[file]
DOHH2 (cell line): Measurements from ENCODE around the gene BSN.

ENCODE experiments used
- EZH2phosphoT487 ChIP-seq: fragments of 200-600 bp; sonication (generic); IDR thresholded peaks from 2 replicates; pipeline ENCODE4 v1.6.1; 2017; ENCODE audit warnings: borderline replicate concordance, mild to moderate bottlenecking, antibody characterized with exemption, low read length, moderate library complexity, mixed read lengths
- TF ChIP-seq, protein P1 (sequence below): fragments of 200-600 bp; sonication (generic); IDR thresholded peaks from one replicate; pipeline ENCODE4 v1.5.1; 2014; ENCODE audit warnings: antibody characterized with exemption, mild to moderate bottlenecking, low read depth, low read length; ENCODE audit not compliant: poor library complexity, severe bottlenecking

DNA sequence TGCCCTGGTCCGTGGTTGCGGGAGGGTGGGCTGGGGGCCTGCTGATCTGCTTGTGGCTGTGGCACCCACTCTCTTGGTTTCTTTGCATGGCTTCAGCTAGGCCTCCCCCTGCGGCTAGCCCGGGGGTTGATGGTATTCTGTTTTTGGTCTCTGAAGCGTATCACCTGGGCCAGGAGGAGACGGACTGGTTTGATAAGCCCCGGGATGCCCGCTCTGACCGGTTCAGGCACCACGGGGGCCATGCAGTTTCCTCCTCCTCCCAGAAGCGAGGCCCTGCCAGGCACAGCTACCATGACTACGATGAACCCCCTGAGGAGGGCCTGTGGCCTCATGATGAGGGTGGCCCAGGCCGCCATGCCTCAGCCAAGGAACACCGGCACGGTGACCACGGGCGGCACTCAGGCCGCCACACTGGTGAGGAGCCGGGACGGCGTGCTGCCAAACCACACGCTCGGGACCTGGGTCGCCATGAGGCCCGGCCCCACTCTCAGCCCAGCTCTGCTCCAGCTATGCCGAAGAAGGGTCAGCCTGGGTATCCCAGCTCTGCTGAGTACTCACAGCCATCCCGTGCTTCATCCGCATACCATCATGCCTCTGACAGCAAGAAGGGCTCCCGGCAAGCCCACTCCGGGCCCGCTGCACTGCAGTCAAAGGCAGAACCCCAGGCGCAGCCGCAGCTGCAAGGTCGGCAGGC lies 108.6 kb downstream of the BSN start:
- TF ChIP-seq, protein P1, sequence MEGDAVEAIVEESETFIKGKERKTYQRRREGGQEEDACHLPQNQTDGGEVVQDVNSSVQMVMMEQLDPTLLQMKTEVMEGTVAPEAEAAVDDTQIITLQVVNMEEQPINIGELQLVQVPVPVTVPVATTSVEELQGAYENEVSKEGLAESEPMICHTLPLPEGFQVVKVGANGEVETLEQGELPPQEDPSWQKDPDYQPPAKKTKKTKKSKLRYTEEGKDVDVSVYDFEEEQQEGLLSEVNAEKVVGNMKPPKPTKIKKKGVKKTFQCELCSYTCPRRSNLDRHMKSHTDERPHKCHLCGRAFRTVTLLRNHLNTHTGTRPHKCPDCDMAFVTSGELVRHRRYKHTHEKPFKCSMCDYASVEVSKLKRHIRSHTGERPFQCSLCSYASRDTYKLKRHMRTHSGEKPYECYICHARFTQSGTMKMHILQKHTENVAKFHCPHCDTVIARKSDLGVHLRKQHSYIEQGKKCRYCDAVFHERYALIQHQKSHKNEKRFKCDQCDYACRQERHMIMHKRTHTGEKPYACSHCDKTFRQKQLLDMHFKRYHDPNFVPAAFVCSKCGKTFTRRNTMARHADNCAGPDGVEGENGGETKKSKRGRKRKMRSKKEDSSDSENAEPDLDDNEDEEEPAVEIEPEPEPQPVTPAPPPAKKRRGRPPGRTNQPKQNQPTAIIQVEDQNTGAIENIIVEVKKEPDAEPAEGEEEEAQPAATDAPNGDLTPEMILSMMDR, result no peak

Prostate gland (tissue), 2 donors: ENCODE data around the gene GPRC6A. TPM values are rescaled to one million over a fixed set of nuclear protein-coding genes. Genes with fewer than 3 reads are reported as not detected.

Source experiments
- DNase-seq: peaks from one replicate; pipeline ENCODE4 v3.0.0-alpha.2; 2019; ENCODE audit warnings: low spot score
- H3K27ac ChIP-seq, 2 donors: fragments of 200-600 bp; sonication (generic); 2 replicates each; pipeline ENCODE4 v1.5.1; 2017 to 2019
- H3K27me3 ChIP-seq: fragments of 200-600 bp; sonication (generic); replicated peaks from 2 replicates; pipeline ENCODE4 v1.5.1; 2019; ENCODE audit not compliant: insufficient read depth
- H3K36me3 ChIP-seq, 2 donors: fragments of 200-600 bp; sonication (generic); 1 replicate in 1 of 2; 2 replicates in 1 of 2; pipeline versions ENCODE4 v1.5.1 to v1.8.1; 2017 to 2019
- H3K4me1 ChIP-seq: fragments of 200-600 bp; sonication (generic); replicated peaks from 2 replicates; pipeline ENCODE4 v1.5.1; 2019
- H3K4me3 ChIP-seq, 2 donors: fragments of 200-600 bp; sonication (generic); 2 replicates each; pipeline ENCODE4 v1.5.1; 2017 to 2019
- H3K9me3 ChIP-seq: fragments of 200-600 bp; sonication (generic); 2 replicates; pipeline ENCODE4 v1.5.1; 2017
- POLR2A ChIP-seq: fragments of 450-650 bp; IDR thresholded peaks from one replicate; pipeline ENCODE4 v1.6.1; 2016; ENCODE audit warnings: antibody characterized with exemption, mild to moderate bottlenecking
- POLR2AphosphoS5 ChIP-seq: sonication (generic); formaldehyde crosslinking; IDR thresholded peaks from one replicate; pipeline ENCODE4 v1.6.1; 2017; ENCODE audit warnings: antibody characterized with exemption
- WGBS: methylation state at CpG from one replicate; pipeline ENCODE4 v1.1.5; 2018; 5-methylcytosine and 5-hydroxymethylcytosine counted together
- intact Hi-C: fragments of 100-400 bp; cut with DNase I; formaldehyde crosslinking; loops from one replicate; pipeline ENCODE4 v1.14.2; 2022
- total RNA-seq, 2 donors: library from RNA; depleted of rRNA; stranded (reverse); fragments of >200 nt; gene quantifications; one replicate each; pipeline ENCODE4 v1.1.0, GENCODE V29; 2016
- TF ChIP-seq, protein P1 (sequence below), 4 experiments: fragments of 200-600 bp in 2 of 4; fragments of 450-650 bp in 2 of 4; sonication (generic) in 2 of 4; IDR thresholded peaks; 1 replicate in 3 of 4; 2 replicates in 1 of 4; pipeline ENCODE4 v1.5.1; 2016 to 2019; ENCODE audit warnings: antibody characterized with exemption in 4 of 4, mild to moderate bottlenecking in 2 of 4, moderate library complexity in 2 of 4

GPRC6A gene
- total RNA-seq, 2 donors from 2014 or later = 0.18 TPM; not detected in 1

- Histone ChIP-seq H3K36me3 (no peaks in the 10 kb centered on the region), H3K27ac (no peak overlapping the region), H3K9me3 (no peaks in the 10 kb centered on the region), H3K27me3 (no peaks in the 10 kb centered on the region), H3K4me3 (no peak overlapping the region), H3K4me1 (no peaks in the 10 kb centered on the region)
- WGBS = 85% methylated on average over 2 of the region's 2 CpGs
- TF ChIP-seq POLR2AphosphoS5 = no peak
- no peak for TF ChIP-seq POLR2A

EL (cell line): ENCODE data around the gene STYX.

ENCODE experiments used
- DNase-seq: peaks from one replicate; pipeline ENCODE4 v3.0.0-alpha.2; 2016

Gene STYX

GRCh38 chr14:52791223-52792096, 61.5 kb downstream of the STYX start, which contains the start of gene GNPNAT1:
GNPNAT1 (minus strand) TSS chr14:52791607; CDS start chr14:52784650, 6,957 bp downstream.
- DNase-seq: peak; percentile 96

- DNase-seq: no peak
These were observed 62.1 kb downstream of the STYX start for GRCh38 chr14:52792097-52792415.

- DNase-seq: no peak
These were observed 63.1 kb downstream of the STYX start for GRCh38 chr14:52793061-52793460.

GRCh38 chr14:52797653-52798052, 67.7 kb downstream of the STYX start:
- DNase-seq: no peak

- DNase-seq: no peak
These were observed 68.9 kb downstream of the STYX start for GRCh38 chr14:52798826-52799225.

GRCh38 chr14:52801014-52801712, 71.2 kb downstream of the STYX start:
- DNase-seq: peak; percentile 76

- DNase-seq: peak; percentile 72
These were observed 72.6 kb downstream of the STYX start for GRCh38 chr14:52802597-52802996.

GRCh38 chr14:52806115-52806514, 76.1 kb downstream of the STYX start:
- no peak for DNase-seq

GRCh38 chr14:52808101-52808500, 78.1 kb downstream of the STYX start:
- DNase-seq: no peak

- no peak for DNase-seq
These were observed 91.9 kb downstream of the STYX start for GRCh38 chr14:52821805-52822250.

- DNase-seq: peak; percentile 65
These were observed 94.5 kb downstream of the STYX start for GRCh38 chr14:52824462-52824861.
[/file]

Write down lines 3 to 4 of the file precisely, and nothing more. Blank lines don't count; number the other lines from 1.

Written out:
- EZH2phosphoT487 ChIP-seq: fragments of 200-600 bp; sonication (generic); IDR thresholded peaks from 2 replicates; pipeline ENCODE4 v1.6.1; 2017; ENCODE audit warnings: borderline replicate concordance, mild to moderate bottlenecking, antibody characterized with exemption, low read length, moderate library complexity, mixed read lengths
- TF ChIP-seq, protein P1 (sequence below): fragments of 200-600 bp; sonication (generic); IDR thresholded peaks from one replicate; pipeline ENCODE4 v1.5.1; 2014; ENCODE audit warnings: antibody characterized with exemption, mild to moderate bottlenecking, low read depth, low read length; ENCODE audit not compliant: poor library complexity, severe bottlenecking